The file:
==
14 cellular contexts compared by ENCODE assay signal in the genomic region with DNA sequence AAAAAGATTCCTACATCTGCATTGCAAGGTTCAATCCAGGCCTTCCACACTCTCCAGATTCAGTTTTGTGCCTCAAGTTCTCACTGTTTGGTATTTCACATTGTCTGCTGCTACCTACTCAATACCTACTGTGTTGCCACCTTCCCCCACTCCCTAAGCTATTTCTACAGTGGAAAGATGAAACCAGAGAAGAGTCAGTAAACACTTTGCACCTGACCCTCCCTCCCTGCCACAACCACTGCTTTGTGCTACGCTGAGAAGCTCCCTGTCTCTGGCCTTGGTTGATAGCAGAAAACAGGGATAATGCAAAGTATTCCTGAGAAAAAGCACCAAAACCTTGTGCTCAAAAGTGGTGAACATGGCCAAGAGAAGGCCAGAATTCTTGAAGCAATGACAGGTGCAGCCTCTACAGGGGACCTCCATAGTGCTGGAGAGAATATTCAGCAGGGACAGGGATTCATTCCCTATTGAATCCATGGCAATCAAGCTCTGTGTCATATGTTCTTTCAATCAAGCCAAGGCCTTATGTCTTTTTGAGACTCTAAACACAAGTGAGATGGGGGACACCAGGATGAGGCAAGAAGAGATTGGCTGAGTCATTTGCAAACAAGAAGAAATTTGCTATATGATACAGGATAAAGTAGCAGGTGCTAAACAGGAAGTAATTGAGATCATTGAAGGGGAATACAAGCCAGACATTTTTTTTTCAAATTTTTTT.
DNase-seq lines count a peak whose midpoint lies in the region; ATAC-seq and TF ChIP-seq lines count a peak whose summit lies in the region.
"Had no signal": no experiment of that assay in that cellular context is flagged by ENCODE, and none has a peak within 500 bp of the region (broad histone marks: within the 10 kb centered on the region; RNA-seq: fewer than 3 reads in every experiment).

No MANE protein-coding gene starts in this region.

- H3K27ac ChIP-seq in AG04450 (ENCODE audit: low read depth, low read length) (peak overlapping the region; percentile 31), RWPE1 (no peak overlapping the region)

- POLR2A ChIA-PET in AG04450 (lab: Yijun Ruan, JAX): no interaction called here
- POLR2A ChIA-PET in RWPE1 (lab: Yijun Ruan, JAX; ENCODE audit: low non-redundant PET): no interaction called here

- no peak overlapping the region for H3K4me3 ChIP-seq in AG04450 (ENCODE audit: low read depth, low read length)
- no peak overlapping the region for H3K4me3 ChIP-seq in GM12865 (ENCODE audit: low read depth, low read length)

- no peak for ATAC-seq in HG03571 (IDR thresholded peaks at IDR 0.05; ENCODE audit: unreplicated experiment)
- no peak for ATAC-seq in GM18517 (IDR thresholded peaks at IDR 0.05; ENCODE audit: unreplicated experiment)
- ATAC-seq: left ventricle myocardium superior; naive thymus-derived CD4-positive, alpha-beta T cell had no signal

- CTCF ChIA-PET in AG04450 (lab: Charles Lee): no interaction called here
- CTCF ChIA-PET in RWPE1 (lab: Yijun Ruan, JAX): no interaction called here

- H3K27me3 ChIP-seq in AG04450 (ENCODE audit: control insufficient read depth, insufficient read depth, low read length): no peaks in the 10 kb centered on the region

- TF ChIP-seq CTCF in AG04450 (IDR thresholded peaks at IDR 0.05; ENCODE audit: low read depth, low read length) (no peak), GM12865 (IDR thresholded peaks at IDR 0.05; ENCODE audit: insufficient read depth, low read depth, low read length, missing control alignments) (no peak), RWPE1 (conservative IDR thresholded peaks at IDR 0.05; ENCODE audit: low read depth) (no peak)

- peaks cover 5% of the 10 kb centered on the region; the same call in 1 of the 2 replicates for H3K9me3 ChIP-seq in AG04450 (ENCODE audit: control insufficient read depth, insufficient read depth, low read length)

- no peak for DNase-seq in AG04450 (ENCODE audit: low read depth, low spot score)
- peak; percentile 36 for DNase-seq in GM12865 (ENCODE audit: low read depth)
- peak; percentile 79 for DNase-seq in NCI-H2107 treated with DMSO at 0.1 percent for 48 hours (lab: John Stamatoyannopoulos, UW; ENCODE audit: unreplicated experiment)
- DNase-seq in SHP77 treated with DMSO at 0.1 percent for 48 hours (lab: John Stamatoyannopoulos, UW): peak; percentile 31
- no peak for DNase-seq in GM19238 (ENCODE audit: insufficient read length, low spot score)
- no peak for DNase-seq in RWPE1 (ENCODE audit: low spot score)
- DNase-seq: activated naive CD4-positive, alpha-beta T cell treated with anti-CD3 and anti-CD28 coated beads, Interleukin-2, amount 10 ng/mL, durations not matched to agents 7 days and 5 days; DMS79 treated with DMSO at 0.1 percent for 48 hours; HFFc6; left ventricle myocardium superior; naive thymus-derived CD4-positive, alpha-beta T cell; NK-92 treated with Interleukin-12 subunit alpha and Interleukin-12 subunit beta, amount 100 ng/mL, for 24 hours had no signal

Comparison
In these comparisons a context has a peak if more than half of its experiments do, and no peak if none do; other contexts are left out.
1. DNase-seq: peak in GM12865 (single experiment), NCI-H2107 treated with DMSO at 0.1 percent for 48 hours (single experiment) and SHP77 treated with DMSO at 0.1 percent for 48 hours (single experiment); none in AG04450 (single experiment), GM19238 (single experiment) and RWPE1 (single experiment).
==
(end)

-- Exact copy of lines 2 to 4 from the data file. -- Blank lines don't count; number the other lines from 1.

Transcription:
DNase-seq lines count a peak whose midpoint lies in the region; ATAC-seq and TF ChIP-seq lines count a peak whose summit lies in the region.
"Had no signal": no experiment of that assay in that cellular context is flagged by ENCODE, and none has a peak within 500 bp of the region (broad histone marks: within the 10 kb centered on the region; RNA-seq: fewer than 3 reads in every experiment).

No MANE protein-coding gene starts in this region.